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September 27, 2005

Worth the Cost of Membership

CSTA has now just reached its first birthday and, looking back on the year, I am feeling very good about what our dedicated staff and volunteers have accomplished.

We began the year with a big to do list.
* Start new organization for computer science teachers
* Get members
* Do good stuff for members
* Reach out to K-12 teachers across the world
* Reach out to university folks to help ease communication and bride gaps
* Convince corporate sponsors that this organization is worth supporting
* Write a strategic plan
* Write grant proposals to ensure long-term viability

Because we really wanted to give our members a chance to get to know us, we instituted a one-year free charter membership for both individual (teacher) and organizational (school districts, universities, research organizations, corporations) members.

Here are some of the things that we promised our members that we delivered on.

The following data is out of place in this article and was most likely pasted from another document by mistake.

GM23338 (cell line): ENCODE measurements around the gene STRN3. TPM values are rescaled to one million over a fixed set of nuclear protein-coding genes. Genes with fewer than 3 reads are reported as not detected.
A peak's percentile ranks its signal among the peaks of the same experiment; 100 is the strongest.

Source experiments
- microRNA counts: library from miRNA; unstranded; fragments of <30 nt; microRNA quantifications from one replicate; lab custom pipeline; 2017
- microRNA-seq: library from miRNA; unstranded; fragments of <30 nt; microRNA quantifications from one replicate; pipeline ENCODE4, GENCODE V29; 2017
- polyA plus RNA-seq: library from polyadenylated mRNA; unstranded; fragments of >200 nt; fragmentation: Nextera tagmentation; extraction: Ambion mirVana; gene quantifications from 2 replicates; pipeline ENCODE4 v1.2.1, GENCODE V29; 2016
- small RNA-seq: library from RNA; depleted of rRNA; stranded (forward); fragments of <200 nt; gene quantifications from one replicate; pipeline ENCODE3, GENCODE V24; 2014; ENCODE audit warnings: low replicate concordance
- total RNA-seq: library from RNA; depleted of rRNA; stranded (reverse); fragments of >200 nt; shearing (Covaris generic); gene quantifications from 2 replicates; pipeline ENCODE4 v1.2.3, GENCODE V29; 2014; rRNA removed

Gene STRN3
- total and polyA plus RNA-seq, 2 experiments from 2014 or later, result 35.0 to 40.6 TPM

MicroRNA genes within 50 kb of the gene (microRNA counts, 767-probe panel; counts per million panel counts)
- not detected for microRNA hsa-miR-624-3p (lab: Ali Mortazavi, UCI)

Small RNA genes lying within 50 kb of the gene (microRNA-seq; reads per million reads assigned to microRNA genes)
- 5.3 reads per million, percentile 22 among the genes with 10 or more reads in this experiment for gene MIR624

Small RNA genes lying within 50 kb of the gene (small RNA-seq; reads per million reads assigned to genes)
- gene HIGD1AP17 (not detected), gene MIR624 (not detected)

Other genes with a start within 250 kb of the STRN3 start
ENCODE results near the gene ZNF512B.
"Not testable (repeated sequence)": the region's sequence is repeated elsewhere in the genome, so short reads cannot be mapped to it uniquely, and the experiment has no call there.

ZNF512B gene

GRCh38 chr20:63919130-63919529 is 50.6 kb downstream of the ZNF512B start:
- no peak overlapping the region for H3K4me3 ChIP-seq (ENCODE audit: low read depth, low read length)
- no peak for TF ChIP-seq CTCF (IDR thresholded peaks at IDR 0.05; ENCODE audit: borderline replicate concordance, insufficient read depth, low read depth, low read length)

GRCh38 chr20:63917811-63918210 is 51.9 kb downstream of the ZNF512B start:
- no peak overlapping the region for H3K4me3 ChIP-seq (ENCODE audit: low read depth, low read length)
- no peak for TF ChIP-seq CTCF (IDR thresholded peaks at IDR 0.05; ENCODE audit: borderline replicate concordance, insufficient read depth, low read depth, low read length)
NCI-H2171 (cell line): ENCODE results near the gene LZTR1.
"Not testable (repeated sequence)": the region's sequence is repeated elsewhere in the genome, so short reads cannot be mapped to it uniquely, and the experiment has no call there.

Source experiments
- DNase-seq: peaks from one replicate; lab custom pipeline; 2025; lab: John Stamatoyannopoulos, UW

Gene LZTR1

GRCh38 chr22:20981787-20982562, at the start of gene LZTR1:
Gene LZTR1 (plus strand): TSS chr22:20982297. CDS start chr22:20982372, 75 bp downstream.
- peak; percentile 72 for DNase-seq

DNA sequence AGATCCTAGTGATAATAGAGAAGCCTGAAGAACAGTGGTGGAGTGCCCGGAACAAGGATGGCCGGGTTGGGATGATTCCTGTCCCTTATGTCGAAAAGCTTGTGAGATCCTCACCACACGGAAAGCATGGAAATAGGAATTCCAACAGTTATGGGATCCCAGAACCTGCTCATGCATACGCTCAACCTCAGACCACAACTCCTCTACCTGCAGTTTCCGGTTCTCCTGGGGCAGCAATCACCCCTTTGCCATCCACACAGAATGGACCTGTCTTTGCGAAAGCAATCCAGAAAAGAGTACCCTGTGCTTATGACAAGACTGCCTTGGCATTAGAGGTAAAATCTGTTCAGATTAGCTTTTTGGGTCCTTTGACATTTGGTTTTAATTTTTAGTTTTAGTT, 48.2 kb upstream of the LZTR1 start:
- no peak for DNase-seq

* Provided a free copy of A Model Curriculum for K-12 Computer Science
* Provided a free "csta.acm.org" email forwarding address
* Provided online training courses through the Sun Academic Alliance
* Provided access to the Career Resource Center
* Provided Table of Contents alerts for new material in the ACM Digital Library
* Provided online access to Crossroads magazine and the TechNews and CareerNews online IT digests

Here are the things we were not sure we could promise, but we did them anyway.
* Created the Voice, CSTA's quarterly newsletter to all our members
* Provided 60 workshops for AP teachers in partnership with The College Board and universities and colleges across the country
* Provided two of several planned virtual e-binders of research on key issues in K-12 computer science education (Equity, Teaching Strategies)
* Provided two full-day Computer Science and Information Technology Symposia for over 200 teachers